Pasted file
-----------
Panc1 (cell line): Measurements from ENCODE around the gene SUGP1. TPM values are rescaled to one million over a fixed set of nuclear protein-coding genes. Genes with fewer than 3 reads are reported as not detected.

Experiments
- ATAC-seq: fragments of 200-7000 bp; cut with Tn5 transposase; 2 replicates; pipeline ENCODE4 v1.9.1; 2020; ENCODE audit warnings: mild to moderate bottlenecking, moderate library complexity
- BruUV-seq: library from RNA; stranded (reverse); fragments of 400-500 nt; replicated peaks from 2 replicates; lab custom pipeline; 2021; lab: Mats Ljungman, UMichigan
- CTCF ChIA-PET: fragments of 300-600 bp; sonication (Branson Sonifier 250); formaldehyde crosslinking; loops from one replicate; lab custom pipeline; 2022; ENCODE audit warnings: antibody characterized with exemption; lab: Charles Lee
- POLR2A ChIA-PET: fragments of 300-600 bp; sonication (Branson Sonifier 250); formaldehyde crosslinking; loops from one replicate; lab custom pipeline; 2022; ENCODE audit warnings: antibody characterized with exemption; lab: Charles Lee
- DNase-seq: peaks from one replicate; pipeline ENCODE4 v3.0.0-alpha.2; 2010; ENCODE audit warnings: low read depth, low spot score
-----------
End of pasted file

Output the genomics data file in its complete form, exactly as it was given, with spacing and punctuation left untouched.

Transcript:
Panc1 (cell line): Measurements from ENCODE around the gene SUGP1. TPM values are rescaled to one million over a fixed set of nuclear protein-coding genes. Genes with fewer than 3 reads are reported as not detected.

Experiments
- ATAC-seq: fragments of 200-7000 bp; cut with Tn5 transposase; 2 replicates; pipeline ENCODE4 v1.9.1; 2020; ENCODE audit warnings: mild to moderate bottlenecking, moderate library complexity
- BruUV-seq: library from RNA; stranded (reverse); fragments of 400-500 nt; replicated peaks from 2 replicates; lab custom pipeline; 2021; lab: Mats Ljungman, UMichigan
- CTCF ChIA-PET: fragments of 300-600 bp; sonication (Branson Sonifier 250); formaldehyde crosslinking; loops from one replicate; lab custom pipeline; 2022; ENCODE audit warnings: antibody characterized with exemption; lab: Charles Lee
- POLR2A ChIA-PET: fragments of 300-600 bp; sonication (Branson Sonifier 250); formaldehyde crosslinking; loops from one replicate; lab custom pipeline; 2022; ENCODE audit warnings: antibody characterized with exemption; lab: Charles Lee
- DNase-seq: peaks from one replicate; pipeline ENCODE4 v3.0.0-alpha.2; 2010; ENCODE audit warnings: low read depth, low spot score